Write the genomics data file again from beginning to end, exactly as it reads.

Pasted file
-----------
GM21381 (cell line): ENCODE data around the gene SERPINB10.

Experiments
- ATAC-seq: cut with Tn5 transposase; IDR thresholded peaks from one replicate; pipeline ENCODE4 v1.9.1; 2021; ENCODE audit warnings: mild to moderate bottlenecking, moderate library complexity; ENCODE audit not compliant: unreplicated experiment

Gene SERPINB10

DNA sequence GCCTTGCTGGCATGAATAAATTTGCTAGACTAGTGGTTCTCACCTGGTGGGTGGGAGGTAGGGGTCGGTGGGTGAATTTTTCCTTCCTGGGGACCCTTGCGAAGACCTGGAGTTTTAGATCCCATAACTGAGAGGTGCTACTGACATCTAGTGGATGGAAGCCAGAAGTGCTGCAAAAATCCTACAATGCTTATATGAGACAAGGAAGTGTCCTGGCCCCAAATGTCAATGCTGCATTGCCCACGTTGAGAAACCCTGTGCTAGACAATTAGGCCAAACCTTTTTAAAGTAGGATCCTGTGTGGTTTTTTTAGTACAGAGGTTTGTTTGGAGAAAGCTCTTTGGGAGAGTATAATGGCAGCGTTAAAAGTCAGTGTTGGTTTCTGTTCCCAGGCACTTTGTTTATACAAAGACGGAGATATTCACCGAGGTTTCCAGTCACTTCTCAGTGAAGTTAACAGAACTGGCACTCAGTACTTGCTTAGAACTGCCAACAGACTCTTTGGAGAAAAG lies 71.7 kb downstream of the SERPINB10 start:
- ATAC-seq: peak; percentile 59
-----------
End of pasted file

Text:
GM21381 (cell line): ENCODE data around the gene SERPINB10.

Experiments
- ATAC-seq: cut with Tn5 transposase; IDR thresholded peaks from one replicate; pipeline ENCODE4 v1.9.1; 2021; ENCODE audit warnings: mild to moderate bottlenecking, moderate library complexity; ENCODE audit not compliant: unreplicated experiment

Gene SERPINB10

DNA sequence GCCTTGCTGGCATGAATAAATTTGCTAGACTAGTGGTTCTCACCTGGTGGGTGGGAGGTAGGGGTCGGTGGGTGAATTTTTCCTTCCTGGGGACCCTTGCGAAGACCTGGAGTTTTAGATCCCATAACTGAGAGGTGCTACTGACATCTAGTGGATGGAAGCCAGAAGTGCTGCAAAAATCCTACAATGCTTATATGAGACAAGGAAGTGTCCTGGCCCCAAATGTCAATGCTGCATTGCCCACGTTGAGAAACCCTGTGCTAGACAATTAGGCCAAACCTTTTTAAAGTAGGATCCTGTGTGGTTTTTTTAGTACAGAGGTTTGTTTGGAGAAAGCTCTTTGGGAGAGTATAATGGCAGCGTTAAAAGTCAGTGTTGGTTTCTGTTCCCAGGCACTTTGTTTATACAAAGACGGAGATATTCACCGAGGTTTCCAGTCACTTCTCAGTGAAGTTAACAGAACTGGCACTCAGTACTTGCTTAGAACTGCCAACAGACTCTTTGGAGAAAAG lies 71.7 kb downstream of the SERPINB10 start:
- ATAC-seq: peak; percentile 59